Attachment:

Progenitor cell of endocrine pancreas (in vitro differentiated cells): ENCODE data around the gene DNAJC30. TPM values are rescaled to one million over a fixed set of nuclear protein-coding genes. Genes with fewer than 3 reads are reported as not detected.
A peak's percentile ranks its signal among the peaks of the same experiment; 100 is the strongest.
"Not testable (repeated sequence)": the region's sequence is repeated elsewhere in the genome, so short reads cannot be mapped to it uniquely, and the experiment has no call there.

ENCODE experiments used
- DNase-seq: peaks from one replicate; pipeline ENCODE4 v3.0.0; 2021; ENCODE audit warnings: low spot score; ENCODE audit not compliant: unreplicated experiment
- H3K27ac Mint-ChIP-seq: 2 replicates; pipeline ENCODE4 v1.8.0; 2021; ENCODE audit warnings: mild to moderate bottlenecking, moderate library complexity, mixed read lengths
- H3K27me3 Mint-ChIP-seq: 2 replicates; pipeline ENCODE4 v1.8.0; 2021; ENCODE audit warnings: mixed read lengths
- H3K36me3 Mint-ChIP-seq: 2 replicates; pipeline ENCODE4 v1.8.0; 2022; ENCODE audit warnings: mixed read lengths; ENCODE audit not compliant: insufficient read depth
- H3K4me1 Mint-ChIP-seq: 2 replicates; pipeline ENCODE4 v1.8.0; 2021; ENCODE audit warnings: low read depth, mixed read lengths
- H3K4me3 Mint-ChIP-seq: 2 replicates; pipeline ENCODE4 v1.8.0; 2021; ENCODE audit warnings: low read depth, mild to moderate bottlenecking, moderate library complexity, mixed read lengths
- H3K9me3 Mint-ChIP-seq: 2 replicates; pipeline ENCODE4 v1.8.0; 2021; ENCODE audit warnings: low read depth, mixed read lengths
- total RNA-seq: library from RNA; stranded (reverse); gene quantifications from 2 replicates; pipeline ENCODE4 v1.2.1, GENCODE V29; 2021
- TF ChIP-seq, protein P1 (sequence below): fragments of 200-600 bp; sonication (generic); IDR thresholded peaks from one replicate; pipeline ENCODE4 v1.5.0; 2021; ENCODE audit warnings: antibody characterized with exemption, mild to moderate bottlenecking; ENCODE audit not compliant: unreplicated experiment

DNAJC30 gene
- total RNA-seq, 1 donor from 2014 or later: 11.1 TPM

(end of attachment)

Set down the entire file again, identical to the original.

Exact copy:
Progenitor cell of endocrine pancreas (in vitro differentiated cells): ENCODE data around the gene DNAJC30. TPM values are rescaled to one million over a fixed set of nuclear protein-coding genes. Genes with fewer than 3 reads are reported as not detected.
A peak's percentile ranks its signal among the peaks of the same experiment; 100 is the strongest.
"Not testable (repeated sequence)": the region's sequence is repeated elsewhere in the genome, so short reads cannot be mapped to it uniquely, and the experiment has no call there.

ENCODE experiments used
- DNase-seq: peaks from one replicate; pipeline ENCODE4 v3.0.0; 2021; ENCODE audit warnings: low spot score; ENCODE audit not compliant: unreplicated experiment
- H3K27ac Mint-ChIP-seq: 2 replicates; pipeline ENCODE4 v1.8.0; 2021; ENCODE audit warnings: mild to moderate bottlenecking, moderate library complexity, mixed read lengths
- H3K27me3 Mint-ChIP-seq: 2 replicates; pipeline ENCODE4 v1.8.0; 2021; ENCODE audit warnings: mixed read lengths
- H3K36me3 Mint-ChIP-seq: 2 replicates; pipeline ENCODE4 v1.8.0; 2022; ENCODE audit warnings: mixed read lengths; ENCODE audit not compliant: insufficient read depth
- H3K4me1 Mint-ChIP-seq: 2 replicates; pipeline ENCODE4 v1.8.0; 2021; ENCODE audit warnings: low read depth, mixed read lengths
- H3K4me3 Mint-ChIP-seq: 2 replicates; pipeline ENCODE4 v1.8.0; 2021; ENCODE audit warnings: low read depth, mild to moderate bottlenecking, moderate library complexity, mixed read lengths
- H3K9me3 Mint-ChIP-seq: 2 replicates; pipeline ENCODE4 v1.8.0; 2021; ENCODE audit warnings: low read depth, mixed read lengths
- total RNA-seq: library from RNA; stranded (reverse); gene quantifications from 2 replicates; pipeline ENCODE4 v1.2.1, GENCODE V29; 2021
- TF ChIP-seq, protein P1 (sequence below): fragments of 200-600 bp; sonication (generic); IDR thresholded peaks from one replicate; pipeline ENCODE4 v1.5.0; 2021; ENCODE audit warnings: antibody characterized with exemption, mild to moderate bottlenecking; ENCODE audit not compliant: unreplicated experiment

DNAJC30 gene
- total RNA-seq, 1 donor from 2014 or later: 11.1 TPM